University of Maryland Extension

Light-Houseplants

Intensity

• Is dependent upon the distance of the light source from the plant;
• Decreases rapidly with increasing distance;
• Influences the manufacture of plant food, stem length, leaf color, and flowering;
• Is affected by the direction the windows face in your home.
    “Lowest light” places are north-facing windows or rooms that are artificially lit;
    “Average light” is available in east or west-facing windows; and
    “Bright light” is found when a south-facing window receives at least six hours of light. The brightest light is available in a sun room or bay window;    
• Is influenced by other factors like the presence of curtains, weather, seasons of the year, shade from trees and other buildings, and the cleanliness and type of window; and
• Is increased by reflective, light-colored surfaces inside the room.

                          The Effect of Deficient Light

A geranium appears spindly or “leggy” with light green leaves and diminished flowering when grown in low light. The same plant grown in bright light would be more compact, better branched, and have larger, dark green leaves. Many houseplants fail after a healthy start because of inadequate light. Other houseplants, however, are tolerant of a wide range of light intensity.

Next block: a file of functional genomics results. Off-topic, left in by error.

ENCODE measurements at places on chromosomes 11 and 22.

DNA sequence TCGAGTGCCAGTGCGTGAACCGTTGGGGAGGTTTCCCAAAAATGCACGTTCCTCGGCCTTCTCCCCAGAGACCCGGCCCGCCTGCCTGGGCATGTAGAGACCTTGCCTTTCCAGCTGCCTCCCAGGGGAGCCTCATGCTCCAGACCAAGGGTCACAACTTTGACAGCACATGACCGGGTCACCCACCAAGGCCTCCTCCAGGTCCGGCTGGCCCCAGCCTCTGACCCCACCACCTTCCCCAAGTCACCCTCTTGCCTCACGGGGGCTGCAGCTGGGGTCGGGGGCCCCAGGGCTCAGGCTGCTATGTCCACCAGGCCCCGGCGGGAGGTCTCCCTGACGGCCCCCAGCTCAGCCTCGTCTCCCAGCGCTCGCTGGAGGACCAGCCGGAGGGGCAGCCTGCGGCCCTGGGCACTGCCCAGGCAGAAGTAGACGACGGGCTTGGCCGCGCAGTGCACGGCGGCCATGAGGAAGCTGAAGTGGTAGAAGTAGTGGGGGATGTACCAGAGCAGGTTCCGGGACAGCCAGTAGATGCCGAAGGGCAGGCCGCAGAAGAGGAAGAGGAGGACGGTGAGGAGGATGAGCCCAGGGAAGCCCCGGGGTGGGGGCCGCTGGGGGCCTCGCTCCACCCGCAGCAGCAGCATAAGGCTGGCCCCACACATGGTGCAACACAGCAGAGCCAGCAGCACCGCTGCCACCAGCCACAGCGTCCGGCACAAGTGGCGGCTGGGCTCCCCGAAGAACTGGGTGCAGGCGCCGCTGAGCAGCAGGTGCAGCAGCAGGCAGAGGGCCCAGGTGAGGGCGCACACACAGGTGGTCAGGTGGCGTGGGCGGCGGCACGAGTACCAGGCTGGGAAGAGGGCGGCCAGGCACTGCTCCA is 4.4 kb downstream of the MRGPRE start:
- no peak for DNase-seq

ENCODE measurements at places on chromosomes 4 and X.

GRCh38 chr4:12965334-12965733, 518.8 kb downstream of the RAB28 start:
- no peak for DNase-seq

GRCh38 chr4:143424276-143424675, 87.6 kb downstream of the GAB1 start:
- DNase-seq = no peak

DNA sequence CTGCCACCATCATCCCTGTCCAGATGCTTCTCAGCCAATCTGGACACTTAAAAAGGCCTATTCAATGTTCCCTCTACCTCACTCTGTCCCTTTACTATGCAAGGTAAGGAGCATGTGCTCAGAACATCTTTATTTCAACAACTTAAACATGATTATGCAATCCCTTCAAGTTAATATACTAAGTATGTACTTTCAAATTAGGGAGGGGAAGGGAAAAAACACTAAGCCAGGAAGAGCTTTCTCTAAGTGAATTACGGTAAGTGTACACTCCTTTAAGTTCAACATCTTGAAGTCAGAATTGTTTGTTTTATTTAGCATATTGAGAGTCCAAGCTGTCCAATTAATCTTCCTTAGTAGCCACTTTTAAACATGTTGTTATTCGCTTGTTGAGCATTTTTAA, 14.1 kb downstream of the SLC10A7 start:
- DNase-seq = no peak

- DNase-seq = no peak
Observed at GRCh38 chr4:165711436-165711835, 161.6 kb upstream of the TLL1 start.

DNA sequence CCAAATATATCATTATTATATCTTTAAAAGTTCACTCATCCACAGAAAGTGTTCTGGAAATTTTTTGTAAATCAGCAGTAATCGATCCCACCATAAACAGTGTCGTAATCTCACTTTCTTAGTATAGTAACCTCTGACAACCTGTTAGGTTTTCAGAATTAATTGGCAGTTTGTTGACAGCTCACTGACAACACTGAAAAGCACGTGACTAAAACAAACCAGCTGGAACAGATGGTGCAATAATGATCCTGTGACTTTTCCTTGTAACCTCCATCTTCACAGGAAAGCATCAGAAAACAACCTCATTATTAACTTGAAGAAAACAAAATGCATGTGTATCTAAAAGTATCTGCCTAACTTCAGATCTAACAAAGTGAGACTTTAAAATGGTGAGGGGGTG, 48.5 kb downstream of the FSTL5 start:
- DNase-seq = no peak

Duration

• Is the length of time the plant receives light. Most flowering houseplants are indifferent to duration;
• Is of some importance for houseplants that are photo-period sensitive: (PDF) Poinsettia, kalanchoe, and Christmas cactus will bud and flower only when day length is short (11 hours of daylight or less);
• Plants receiving low-light intensity respond to increased duration of light, as long as the plant is not sensitive to day length for flowering; and
• Most plants require a period of darkness to develop properly, so illuminate them for no more than 16 hours each day if using artificial light.

Quality

• Is improved by adding an artificial light source;
• Red, far-red, and blue wavelengths are most important for plant development. For healthy plants, supply all three wavelengths;
• White fluorescent tubes produce mostly blue light;
• Incandescent bulbs produce predominantly red or far-red light;
• Blooming plants require extra far-red light; and
• Incandescent plus fluorescent light sources, or horticultural “grow lights,” best mimic natural sunlight.

Remember that excessive light is just as harmful as too little. When a plant gets too much direct light, the leaves become pale, turn brown, and die. Protect houseplants from excessive direct sunlight during the summer months.

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